A mock international tribunal held in the Netherlands and put together by activist groups has concluded that the St. Louis-based seed company Monsanto has “engaged in practices that have impinged on the basic human right to a healthy environment.”
Commodities trader Archer Daniels Midland recently announced it has begun operations at a carbon capture and storage project in central Illinois capable of storing more than 1 million tons of carbon dioxide a year.
Newly unsealed court documents detail “outrageous” communications between Monsanto employees and an EPA regulator over the safety of a controversial chemical found in the seed company’s top weed killer, advocates say.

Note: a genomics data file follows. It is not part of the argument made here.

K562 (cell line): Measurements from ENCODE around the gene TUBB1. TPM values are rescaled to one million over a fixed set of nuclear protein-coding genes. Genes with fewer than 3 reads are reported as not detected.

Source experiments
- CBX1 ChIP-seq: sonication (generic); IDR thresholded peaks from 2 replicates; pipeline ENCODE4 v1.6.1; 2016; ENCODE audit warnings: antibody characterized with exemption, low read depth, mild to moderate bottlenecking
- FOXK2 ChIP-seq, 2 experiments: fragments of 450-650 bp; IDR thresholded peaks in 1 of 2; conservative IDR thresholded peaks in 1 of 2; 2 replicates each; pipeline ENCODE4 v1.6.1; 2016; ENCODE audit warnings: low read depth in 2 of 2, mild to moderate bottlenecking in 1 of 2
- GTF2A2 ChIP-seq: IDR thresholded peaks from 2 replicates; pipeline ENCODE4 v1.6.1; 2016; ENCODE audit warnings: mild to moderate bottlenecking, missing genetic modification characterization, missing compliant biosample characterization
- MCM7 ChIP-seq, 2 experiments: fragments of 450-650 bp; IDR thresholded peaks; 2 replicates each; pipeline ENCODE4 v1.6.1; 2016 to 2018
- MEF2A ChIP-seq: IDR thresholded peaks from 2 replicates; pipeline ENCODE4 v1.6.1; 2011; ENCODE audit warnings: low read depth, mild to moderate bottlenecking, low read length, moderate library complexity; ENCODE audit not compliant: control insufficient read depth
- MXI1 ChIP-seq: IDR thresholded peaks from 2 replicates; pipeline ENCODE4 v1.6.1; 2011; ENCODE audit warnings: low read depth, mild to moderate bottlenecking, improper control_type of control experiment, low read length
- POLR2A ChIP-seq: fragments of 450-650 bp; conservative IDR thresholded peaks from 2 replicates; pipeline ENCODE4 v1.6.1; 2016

ByJohnathan Hettinger & Robert Holly/Big-AgWatch.org |
While new administration officials have cast doubts about climate change, the world’s largest agribusiness companies — which have billions of dollars invested in the health of the planet — have not. Here is a comprehensive guide to what some of the world’s biggest agricultural companies are doing related to climate change based on a review of news reports, SEC documents, their own websites and reports, and publicly available data.
Calling 2016 a “banner year” for Monsanto’s The Climate Corporation, company executives announced during a special conference call held last week that the digital ag platform had more than 100 million total farmland acres enrolled in its services.